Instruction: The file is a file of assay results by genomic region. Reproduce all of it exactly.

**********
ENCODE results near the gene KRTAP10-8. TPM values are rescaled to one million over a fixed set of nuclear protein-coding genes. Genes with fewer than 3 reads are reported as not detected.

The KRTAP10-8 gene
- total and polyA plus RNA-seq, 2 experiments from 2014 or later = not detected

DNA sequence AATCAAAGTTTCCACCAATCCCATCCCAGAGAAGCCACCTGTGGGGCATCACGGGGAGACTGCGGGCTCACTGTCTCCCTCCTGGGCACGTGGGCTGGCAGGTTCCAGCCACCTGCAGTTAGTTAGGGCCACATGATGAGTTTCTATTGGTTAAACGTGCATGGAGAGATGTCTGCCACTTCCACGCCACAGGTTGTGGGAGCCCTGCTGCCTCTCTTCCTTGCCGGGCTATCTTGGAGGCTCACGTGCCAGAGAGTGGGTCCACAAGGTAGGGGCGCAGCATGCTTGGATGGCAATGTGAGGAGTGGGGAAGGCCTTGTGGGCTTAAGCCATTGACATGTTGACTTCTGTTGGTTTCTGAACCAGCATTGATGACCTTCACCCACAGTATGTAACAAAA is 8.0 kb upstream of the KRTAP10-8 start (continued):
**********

ENCODE results near the gene KRTAP10-8. TPM values are rescaled to one million over a fixed set of nuclear protein-coding genes. Genes with fewer than 3 reads are reported as not detected.

The KRTAP10-8 gene
- total and polyA plus RNA-seq, 2 experiments from 2014 or later = not detected

DNA sequence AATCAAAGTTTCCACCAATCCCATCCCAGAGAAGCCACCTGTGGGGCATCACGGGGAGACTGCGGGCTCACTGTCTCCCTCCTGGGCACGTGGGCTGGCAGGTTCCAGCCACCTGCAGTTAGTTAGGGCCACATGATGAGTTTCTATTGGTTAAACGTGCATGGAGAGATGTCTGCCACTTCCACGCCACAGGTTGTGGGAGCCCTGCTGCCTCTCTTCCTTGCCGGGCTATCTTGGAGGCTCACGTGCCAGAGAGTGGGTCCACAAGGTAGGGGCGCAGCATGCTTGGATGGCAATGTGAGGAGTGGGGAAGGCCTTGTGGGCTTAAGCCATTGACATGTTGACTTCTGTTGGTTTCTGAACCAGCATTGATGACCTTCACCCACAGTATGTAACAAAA is 8.0 kb upstream of the KRTAP10-8 start (continued):